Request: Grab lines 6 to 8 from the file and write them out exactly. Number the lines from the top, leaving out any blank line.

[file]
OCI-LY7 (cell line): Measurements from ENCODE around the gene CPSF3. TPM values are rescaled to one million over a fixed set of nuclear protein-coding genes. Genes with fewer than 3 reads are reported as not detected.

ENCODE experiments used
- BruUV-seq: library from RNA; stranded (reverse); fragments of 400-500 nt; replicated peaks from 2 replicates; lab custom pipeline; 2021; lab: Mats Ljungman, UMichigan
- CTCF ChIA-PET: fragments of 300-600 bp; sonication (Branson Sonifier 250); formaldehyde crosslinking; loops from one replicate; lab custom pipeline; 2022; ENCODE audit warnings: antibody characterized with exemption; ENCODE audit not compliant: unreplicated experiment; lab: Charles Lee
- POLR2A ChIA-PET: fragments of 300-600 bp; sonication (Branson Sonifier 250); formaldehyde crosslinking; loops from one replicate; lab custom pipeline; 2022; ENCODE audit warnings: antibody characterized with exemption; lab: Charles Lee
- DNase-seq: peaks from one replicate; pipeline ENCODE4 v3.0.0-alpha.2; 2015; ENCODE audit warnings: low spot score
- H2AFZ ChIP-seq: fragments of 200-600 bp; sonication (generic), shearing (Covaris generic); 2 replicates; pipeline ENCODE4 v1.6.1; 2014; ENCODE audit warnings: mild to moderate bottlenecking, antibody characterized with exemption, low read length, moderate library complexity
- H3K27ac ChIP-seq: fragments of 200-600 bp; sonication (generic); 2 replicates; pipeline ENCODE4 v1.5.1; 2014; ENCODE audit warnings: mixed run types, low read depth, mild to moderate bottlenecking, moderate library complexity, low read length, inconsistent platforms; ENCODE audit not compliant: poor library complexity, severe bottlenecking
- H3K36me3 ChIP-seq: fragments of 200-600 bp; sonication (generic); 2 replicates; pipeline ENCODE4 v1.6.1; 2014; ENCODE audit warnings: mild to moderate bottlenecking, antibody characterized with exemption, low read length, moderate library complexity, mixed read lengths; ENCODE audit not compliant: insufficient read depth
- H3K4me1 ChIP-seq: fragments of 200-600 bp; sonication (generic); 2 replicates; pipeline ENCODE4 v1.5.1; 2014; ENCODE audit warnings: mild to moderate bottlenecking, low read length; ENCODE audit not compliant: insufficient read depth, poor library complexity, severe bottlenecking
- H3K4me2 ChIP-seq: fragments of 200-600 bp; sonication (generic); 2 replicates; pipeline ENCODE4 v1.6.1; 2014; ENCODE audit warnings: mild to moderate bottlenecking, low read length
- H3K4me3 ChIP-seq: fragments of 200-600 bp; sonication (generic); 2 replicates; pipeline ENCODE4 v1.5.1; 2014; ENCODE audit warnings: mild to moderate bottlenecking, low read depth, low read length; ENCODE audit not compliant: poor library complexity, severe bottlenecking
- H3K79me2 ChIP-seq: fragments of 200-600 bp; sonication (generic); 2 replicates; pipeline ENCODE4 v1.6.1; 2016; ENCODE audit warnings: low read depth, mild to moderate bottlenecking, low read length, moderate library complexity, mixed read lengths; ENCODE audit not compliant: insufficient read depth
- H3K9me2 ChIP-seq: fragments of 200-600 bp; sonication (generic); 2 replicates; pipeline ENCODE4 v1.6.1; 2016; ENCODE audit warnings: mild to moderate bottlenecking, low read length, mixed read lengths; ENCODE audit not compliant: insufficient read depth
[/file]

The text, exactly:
- DNase-seq: peaks from one replicate; pipeline ENCODE4 v3.0.0-alpha.2; 2015; ENCODE audit warnings: low spot score
- H2AFZ ChIP-seq: fragments of 200-600 bp; sonication (generic), shearing (Covaris generic); 2 replicates; pipeline ENCODE4 v1.6.1; 2014; ENCODE audit warnings: mild to moderate bottlenecking, antibody characterized with exemption, low read length, moderate library complexity
- H3K27ac ChIP-seq: fragments of 200-600 bp; sonication (generic); 2 replicates; pipeline ENCODE4 v1.5.1; 2014; ENCODE audit warnings: mixed run types, low read depth, mild to moderate bottlenecking, moderate library complexity, low read length, inconsistent platforms; ENCODE audit not compliant: poor library complexity, severe bottlenecking